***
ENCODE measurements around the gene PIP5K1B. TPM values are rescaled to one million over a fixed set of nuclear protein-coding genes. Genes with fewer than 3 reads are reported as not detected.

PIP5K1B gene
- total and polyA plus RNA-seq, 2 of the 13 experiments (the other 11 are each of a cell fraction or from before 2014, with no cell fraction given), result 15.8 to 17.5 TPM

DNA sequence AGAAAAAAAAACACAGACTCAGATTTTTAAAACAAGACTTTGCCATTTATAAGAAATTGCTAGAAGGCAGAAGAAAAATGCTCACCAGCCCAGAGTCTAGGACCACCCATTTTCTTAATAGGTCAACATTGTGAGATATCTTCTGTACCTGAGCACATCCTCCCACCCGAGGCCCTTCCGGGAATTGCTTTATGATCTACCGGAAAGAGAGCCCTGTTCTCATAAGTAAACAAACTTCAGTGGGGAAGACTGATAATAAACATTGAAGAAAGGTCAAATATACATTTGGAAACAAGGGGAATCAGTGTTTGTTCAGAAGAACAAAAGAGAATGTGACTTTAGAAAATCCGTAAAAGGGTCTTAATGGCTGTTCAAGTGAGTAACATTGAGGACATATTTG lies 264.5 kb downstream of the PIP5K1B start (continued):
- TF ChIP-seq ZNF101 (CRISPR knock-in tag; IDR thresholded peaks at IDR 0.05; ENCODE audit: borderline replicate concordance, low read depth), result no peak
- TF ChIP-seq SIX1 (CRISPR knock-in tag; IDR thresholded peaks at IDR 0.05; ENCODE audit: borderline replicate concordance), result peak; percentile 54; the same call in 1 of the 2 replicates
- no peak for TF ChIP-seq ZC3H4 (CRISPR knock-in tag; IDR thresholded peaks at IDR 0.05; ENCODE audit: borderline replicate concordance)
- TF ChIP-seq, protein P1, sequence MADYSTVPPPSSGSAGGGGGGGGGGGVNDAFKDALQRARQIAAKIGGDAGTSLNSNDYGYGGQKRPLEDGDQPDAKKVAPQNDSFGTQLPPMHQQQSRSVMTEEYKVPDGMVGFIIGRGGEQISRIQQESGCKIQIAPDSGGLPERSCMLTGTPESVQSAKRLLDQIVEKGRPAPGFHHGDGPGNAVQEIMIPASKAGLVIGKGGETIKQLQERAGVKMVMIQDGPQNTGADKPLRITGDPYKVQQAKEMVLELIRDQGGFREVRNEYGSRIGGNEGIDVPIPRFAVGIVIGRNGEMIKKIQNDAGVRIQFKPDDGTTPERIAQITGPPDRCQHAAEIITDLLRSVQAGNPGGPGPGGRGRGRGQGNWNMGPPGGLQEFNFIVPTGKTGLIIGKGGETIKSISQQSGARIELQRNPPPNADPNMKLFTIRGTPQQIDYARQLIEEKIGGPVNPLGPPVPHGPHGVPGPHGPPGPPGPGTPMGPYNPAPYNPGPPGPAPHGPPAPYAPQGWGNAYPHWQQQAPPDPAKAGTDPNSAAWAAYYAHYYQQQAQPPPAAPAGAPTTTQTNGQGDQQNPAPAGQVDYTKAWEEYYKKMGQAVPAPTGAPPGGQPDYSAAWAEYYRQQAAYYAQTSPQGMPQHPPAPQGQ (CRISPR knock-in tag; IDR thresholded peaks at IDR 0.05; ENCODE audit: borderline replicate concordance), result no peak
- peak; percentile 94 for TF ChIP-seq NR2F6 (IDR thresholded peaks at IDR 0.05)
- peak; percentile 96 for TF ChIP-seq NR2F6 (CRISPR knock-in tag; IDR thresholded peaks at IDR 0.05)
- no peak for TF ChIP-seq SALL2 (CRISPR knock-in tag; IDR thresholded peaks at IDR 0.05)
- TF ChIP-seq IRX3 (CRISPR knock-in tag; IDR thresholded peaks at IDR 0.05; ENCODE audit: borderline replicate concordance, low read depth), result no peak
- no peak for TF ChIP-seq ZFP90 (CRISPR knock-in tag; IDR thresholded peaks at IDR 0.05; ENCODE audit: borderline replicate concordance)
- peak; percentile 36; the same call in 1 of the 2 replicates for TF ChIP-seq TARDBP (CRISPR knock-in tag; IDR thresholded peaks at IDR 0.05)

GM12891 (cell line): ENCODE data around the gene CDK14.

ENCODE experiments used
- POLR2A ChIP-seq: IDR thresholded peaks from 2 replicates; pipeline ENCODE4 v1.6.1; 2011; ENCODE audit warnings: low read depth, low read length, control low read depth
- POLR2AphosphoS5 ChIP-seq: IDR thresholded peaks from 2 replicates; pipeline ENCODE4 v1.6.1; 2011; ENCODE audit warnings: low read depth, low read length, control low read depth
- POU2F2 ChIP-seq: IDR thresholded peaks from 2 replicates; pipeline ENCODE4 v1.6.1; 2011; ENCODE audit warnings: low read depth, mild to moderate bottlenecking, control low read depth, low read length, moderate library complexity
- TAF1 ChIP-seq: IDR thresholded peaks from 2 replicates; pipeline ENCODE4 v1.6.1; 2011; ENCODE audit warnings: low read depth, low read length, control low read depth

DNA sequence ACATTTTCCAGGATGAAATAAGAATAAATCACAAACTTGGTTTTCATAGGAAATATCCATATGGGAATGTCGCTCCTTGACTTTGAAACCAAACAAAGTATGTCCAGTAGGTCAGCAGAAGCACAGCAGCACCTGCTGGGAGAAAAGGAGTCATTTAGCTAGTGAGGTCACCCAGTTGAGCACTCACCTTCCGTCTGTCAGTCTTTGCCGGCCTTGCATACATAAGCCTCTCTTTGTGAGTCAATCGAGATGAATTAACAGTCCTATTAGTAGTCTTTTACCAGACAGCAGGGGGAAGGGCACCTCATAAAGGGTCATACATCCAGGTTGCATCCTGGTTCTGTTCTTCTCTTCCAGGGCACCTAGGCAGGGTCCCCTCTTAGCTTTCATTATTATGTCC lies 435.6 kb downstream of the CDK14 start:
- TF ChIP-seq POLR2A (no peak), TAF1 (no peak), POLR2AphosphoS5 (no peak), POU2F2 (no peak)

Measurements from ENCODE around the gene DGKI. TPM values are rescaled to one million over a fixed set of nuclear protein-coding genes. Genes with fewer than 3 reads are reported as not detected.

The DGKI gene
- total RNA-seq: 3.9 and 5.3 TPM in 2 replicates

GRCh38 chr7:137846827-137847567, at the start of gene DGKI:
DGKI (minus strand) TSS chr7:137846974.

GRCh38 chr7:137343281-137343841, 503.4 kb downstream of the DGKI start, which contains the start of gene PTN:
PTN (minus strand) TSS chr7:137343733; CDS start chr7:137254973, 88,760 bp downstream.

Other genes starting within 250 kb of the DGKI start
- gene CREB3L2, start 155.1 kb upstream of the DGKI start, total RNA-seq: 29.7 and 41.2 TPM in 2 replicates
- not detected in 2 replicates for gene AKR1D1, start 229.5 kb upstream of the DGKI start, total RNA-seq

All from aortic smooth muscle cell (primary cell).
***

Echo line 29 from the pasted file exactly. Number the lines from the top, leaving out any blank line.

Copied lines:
PTN (minus strand) TSS chr7:137343733; CDS start chr7:137254973, 88,760 bp downstream.